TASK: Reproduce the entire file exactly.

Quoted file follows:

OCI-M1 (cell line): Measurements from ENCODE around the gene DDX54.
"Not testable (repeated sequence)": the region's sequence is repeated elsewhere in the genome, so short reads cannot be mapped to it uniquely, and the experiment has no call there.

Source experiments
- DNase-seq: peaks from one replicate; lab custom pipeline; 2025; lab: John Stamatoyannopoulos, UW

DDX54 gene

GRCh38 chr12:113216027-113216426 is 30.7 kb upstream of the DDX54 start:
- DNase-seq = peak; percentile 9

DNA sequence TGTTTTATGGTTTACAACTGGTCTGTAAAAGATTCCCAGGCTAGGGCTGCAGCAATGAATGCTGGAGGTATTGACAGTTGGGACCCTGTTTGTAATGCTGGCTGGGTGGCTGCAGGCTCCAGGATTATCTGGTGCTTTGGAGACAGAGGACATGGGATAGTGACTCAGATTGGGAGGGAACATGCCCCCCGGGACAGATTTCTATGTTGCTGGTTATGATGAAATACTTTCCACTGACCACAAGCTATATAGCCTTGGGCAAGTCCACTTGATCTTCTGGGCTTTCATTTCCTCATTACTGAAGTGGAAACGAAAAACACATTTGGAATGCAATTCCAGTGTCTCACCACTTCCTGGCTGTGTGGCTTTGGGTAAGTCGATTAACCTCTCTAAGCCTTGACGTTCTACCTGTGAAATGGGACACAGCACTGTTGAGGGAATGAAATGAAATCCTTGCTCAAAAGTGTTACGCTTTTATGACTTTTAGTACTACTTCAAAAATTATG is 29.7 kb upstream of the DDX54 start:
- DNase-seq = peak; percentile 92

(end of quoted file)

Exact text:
OCI-M1 (cell line): Measurements from ENCODE around the gene DDX54.
"Not testable (repeated sequence)": the region's sequence is repeated elsewhere in the genome, so short reads cannot be mapped to it uniquely, and the experiment has no call there.

Source experiments
- DNase-seq: peaks from one replicate; lab custom pipeline; 2025; lab: John Stamatoyannopoulos, UW

DDX54 gene

GRCh38 chr12:113216027-113216426 is 30.7 kb upstream of the DDX54 start:
- DNase-seq = peak; percentile 9

DNA sequence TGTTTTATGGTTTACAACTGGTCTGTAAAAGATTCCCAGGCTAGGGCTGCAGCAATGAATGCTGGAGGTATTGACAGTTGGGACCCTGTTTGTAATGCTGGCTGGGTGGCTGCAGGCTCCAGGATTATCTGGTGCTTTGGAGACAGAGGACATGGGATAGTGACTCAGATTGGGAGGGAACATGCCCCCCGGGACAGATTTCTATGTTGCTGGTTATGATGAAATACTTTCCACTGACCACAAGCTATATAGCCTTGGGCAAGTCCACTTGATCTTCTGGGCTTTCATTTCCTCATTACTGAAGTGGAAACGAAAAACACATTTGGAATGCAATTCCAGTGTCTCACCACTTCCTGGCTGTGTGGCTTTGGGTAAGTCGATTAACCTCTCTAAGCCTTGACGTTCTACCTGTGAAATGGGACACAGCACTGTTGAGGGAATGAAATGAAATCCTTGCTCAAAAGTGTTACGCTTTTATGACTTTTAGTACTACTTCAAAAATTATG is 29.7 kb upstream of the DDX54 start:
- DNase-seq = peak; percentile 92